Teaching is not confined to law; indeed narratives or stories are as effective a medium of instruction. Throughout history several writers have told stories or used a narrative form, usually featuring animals that behave and speak as human beings, to highlight human follies and weaknesses. A moral—or lesson for behaviour—is woven into the story and often explicitly formulated at the end. Fro the ancient Greek fable the world has Aesop. in the Middle Ages the medieval fable gave rise to an expanded form known as the beast epic —a lengthy, episodic animal story replete with hero, villain, victim, and an endless stream of heroic endeavour that parodied epic grandeur. Folktales have received literary treatment from early times, and, conversely, literary tales have found their way back into the oral tradition.  The oral fictional tale, from whatever ultimate origin, is practically universal both in time and place. Certain peoples tell very simple stories and others tales of great complexity, but the basic pattern of tale-teller and audience is found everywhere and as far back as can be learned. Differing from legend or tradition, which is usually believed, the oral fictional tale gives the storyteller absolute freedom as to credibility so long as he stays within the limits of local taboos and tells tales that please. People had to remember several things, and they had to give on the teachings to their children. Therefore short stories were a good way to bring over the most important lessons. everything had to be condense enough to have it easy to remember and to tell. It is in that light that we always should look at the stories of the bible too. They are not provided to be a diary presenting a minute report from hour to hour, but to provide a general event in short.

Given the predominance of narrative in significant portions of the Torah, especially in Bereshith, the beginning of Shemoth, and Bemidvar, it is best to understand the biblical term torat moshe, the earliest extant term for these five books, as

“the instruction of Moses.”

Moshe did not write down a Fable or Fairy tale, but brought the real life story of man, the history of the peoples. We can see that those stories were notated with good intention, giving some insight into the thinking and handling of human beings. As such those stories could serve as an instruction, realized through narratives and laws, which together elucidate the proper norms of living and the relationship between God and the world.

That the Torah is more than a set of laws is made explicit in the comments of Rashi. The great Jewish medieval French commentator on and interpreter of the Bible and the Talmud, Rabbi Shlomo Yitzḥaqi, illustrated vividly the coexistence and, to some extent, the successful reconciliation of the two basic methods of interpretation: the literal and the nonliteral. Rashi looked for the literal meaning, deftly using rules of grammar and syntax and carefully analyzing both text and context, but did not hesitate to mount Midrashic explanations, utilizing allegory, parable, and symbolism, upon the underlying literal interpretation. Quoting earlier sources, he also defended the fact that Torah begins with the stories of Genesis rather than with the laws of Exodus.

The terms torat moshe, and torat (ha)elohim/YHVH,

“God’s/the Lord’s torah, are found predominantly in various late biblical sections and books, such as Ezra, Nehemiah, and Chronicles. These phrases suggest that the Torah was then understood to be a divine revelation mediated by Moses, as explicitly stated in Ezra 7:6 (cf. Nehemiah 8:1), “The Torah of Moses which the Lord God of Israel had given.” The Torah in the time of Ezra is more or less identical to the Torah as it now exists. It is significant, however, that these terms for it never appear in the Torah itself, suggesting that in the Torah, the word torah never refers to the Torah. In fact, the Torah does not explicitly suggest that it was compiled by Moses himself. (The phrase “the Torah” in passages such as Deut. 4:44, “This is the torah that Moses set before the Israelites,” never refers to the complete Torah.)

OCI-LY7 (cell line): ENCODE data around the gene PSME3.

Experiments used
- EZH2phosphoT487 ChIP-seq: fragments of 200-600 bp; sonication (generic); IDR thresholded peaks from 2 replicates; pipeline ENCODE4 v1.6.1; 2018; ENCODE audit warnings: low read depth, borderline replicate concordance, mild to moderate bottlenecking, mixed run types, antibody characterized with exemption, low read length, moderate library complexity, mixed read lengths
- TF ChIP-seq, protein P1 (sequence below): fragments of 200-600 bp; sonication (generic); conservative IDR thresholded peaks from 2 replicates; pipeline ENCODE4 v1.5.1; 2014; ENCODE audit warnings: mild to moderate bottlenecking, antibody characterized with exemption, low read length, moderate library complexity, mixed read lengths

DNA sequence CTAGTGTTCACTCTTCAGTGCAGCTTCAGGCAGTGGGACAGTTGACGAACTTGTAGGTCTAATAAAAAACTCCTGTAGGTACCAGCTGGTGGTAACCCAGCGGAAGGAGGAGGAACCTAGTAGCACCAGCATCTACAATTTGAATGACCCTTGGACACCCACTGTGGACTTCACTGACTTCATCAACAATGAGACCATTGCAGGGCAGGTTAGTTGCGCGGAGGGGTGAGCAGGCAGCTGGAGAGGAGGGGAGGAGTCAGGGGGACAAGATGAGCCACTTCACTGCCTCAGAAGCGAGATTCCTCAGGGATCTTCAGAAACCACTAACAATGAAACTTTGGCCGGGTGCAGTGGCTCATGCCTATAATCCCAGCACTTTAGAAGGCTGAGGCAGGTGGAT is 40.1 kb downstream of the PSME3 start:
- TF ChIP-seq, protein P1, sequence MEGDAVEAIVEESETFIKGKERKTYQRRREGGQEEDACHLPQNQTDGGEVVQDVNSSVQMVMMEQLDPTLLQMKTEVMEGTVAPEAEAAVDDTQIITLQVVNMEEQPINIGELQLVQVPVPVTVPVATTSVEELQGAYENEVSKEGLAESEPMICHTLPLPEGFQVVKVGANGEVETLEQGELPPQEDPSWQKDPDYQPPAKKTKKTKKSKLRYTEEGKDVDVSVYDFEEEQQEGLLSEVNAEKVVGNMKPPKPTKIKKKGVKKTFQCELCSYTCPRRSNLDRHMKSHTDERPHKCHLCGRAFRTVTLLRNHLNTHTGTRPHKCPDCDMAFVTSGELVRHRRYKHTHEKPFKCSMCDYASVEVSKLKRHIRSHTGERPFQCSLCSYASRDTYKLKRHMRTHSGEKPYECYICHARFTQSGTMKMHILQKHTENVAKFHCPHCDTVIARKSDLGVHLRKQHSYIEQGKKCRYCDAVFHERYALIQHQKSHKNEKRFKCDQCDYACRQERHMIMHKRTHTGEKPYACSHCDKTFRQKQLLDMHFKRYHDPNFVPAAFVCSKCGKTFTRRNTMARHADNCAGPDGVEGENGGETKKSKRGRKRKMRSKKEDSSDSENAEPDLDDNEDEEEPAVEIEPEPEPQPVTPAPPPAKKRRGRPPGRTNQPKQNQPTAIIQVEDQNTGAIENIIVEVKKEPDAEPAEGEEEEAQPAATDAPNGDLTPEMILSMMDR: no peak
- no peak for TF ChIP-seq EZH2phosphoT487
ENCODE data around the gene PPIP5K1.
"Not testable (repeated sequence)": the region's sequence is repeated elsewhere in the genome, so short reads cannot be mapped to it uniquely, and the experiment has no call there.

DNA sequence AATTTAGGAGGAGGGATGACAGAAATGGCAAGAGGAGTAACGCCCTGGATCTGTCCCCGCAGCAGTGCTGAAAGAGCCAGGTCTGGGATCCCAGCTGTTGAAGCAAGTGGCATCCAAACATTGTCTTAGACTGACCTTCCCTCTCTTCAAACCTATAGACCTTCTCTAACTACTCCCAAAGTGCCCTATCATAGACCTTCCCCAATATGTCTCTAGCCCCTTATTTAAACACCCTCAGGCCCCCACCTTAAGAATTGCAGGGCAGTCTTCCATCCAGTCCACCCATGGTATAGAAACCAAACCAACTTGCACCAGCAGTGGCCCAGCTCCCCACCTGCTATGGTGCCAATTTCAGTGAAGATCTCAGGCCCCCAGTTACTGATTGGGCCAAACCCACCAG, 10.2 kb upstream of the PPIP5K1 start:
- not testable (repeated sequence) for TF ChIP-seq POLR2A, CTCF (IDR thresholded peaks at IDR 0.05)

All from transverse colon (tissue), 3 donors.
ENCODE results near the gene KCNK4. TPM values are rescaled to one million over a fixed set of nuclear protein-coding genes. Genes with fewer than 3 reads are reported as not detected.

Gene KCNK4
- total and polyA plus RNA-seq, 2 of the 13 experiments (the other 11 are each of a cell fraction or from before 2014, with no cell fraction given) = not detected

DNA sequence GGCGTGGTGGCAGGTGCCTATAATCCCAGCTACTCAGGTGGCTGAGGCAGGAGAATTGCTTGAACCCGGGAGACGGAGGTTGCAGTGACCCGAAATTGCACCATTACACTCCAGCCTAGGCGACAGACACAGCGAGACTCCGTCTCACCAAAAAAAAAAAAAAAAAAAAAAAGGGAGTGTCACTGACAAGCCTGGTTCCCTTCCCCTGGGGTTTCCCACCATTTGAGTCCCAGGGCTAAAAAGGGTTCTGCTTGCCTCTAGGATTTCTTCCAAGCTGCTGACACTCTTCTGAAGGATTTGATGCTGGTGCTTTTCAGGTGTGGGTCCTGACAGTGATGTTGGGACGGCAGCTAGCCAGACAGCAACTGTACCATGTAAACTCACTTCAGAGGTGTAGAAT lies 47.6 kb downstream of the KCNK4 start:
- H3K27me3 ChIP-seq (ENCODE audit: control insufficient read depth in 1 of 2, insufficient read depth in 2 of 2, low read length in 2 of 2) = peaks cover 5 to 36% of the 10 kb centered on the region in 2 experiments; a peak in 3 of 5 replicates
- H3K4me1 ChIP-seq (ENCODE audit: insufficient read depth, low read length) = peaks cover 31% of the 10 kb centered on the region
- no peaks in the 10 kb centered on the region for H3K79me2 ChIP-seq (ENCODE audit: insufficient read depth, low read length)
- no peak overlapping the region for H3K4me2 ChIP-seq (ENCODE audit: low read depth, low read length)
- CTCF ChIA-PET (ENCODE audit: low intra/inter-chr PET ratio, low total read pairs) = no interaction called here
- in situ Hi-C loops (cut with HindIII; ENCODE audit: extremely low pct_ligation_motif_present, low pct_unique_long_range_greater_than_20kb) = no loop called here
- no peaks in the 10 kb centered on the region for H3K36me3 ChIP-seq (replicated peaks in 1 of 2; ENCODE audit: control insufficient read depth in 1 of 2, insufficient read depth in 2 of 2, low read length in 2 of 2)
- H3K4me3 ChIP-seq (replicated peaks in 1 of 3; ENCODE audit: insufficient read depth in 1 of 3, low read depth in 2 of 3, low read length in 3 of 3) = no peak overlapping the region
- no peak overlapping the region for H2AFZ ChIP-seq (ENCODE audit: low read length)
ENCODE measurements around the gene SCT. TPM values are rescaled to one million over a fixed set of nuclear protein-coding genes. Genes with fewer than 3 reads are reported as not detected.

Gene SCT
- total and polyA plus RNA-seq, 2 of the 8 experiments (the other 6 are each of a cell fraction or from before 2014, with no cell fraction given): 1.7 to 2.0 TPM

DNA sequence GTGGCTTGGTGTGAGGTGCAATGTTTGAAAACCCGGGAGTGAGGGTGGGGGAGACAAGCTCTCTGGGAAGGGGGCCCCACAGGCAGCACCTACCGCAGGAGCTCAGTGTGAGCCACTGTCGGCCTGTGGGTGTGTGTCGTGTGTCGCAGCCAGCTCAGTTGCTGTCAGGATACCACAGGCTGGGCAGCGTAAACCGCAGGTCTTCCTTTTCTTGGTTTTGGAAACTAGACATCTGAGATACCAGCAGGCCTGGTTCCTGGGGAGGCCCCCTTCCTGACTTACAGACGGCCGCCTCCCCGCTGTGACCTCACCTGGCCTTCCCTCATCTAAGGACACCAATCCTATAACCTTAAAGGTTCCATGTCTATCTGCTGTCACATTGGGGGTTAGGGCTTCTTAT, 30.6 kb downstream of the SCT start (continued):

To shoot with words to bring man on the right track

An other tool bringing words for understanding and wisdom

Reading to grow and to become wise concerning the most important thing in life 1 Times of reading

How to Read the Bible (sequel 1)



Additional reading

  1. Concerning Man
  2. Colour-blindness and road code
  3. Words God speaks unto all and the Spirit that quickens
  4. Adar 6, Matan Torah remembering the giving of Torah
  5. 29. Laws that Value People
  6. Best intimate relation to look for
  7. Scripture words written for our learning, given by inspiration of God for edification
  8. Necessity of a revelation of creation 9 Searching the Scriptures
  9. Bible, God speaking words profitable for doctrine, for reproof and for correction
  10. Hearing words to accept
  11. The God of hope filling us with all joy and peace
  12. Necessity of a revelation of creation 9 Searching the Scriptures
  13. Necessity of a revelation of creation 10 Instructions for insight and wisdom
  14. Necessity of a revelation of creation 11 Believing and obeying the gospel of the Kingdom of God
  15. Jewish and Gentile Disciples
  16. Israel, Fitting the Plan when people allow it
  17. The Exodus Story: History or Myth?
  18. Materialism, would be life, and aspirations



  1. All of me wants to know all of you
  2. The Gospel, life and thorns … part 3
  3. Deuteronomy 4:1-2, 6-9 – What are we teaching our children?
  4. Should christians follow mosaic law or not? It depends.
  5. Catechism Is not the soul then of the nature of the Godhead?
  6. Romans 7:7-13 — The law is NOT our moral compass! (Bible study notes)
  7. Alexandrians vs. Antiochenes on Mosaic Law (Part 1)
  8. Part 2d What Are The Terms?
  9. Dissing the Decalogue?
  10. Decalogue 1-3
  11. Bible Myth Debunked: The 10 Commandments Were Lifted From the Egyptian Book of the Dead
  12. How Should New Covenant Believers Think About the Old Covenant Law?
  13. What is the Place of the Ten Commandments for Christians?
  14. The Golden Calf: The Background of Israel’s Idolatry
  15. Drawing Ourselves Nearer to God
  16. Oneness: What Could Compare?
  17. Oneness: Living Communion
  18. The Mystic Path: Union with God